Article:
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Thursday, March 15, 2018

Why Mannerheim did not place in St. Petersburg

During the “winter war” of 1939-1940, the Soviet Union was never able to get a convincing military victory over the Finnish army, led by field Marshal Carl Gustav Mannerheim. But 76 years after the end of the war and in 65 after the death of the Finnish field Marshal — the Mannerheim seems to be tolerated in our country, “a complete defeat”.

As reported on Thursday, two Russian state news Agency, established in June in the centre of Saint Petersburg, a memorial plaque in honor of Mannerheim would soon be dismantled.

Photo: peterburg.ru

I am not a supporter of war with monuments. And the plaque is essentially the same monument. But in this case I have more questions to those who took the decision to install the memorial plaque. The problem I see is not in the fact that in the former barracks of the cavalry regiment there was a plate with information that there was once a future President of Finland. I see the problem in what is written on the plaque — and what the implications of this can be done.

On while still hanging in the center of the city on the Neva plaque in addition to bas-relief depicting the brave commander with a chest full of medals, still contains the inscription read: “Lieutenant General of the Russian army, Gustav Karlovich Mannerheim served from 1887 to 1918”. The first thing I’d quibble is the figure of 1918. We know from history that on 18 December 1917 Mannerheim returned to Finland, which for twelve days before it declared its independence. On Lenin signed the Council of people’s Commissars on the recognition of independence of Finland also bears the date 18 December 1917.

But that being said, the little things. But that is not trivia: as before 1917, a faithful servant and protector of Russia, after 1917 Carl Gustaf Mannerheim became a sworn enemy of our country. Read, for example, known as “the first oath of the sword” famous speech Mannerheim at the station antrea (now the Russian city of Kamennogorsk in the Vyborg district of Leningrad region). In his speech, Mannerheim speaks openly about the Finnish claims on Eastern Karelia” — in this historical area even includes the city of Petrozavodsk, founded by Peter I in 1703.

Read the other speech Mannerheim — for example, those with whom he acted, when in 1941 Finland in the same boat with Hitler declared war on the Soviet Union. I have after reading a Russian translation of the presentations, the desire to honor the Finnish field Marshal was gone completely. A special hatred for the Mannerheim I have, however, also has not appeared. Mannerheim was not a traitor, which Russia inflicted “stab in the back”. Mannerheim has ceased to serve Russia because the Russia that he knew ceased to exist. Mannerheim became the servant of his new-old homeland of Finland. And after this step was guided by her interests. Probably, from the Finnish point of view, this position is justified.

Now, let’s digress from all the historical detail and ask a more topical question: do not hiding behind this “dispute about the events of long bygone days” for something completely different — for example, modern political intrigue in the highest echelons of Russian power? It seems to me that this question is far from idle. In the solemn opening of a memorial plaque in honor of Mannerheim in June was attended by Sergei Ivanov — politician, who only a few weeks later were still not quite understandable reasons, removed from key positions head of the Kremlin apparatus.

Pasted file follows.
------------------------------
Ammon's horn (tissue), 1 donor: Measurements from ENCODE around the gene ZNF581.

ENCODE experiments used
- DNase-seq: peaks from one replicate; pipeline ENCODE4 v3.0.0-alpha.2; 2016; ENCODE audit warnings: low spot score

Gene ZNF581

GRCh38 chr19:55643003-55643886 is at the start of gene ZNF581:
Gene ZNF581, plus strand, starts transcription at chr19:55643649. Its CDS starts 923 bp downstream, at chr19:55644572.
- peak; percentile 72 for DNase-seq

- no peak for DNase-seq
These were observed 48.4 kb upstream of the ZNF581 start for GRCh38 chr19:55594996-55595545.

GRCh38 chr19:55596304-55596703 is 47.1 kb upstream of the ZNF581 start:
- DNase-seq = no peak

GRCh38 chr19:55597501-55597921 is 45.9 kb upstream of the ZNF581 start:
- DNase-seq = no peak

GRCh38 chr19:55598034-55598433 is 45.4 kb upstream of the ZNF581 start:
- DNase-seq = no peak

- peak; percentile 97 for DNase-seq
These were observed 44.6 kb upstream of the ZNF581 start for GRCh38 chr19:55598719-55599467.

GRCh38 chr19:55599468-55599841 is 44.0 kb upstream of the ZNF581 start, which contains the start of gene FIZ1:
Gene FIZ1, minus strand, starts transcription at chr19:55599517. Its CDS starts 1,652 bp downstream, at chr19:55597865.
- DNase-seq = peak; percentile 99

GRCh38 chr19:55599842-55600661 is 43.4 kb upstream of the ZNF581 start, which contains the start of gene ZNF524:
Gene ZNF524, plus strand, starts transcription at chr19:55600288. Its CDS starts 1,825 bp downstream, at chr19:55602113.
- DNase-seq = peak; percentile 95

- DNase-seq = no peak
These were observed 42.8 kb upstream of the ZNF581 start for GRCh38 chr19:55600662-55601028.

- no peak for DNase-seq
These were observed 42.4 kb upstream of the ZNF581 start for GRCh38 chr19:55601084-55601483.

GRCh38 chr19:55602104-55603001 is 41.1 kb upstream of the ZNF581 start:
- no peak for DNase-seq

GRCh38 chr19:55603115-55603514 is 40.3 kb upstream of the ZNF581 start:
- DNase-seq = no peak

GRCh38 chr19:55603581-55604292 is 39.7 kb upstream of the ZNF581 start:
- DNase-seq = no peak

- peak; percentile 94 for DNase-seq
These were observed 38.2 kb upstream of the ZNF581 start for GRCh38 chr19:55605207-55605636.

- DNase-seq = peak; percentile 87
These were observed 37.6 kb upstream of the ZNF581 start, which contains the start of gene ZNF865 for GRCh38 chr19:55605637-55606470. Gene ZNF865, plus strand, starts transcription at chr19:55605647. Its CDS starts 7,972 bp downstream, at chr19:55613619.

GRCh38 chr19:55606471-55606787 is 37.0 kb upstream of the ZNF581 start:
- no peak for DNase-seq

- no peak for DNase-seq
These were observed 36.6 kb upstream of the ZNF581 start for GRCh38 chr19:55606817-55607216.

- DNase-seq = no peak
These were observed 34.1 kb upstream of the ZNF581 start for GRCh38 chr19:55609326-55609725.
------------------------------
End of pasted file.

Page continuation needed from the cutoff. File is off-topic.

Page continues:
Another supporter of the installation of the memorial Board — the Minister of culture Vladimir Medinsky, the man with lots of enemies and corridors of the Russian authorities and beyond. Perhaps I have an overly suspicious mind. But I don’t believe the lack of this situation politically. This background really is — it can not be. However, what is truly important for the country: the controversy over a memorial plaque in honor of Mannerheim or political intrigues that lie behind these debates?

My opinion on this matter is clear: of course, the first. A plaque in honor of Mannerheim in the form in which it appeared, is further evidence of our inability to understand and accept our own history in all its fullness and contradiction. I, for one, didn’t mind if in the former cavalry barracks there was a plate with approximately the same information: there was the Mannerheim, a former loyal soldier of Russia who later joined Hitler tried to strangle Leningrad in the grip of the blockade. It would be informative and true from a historical point of view.

But that’s what makes me strong objections, as it attempts to glorify the figure of Mannerheim in Russia — on the Finnish land let them understand. I respect the fact that the future President of Finland did to Russia until 1917. But it is for me deeply again. Initially, as the Mannerheim acted towards our country after 1917, in the period of the great Patriotic war era, which are still living witnesses.

So here’s my verdict: the presence in St. Petersburg a memorial plaque in honor of the “patriot and hero of Russia”, Carl Gustaf Mannerheim — and that’s how it looks — it’s kind of a historical anomaly. An anomaly about which we should not regret it if she goes into the past.


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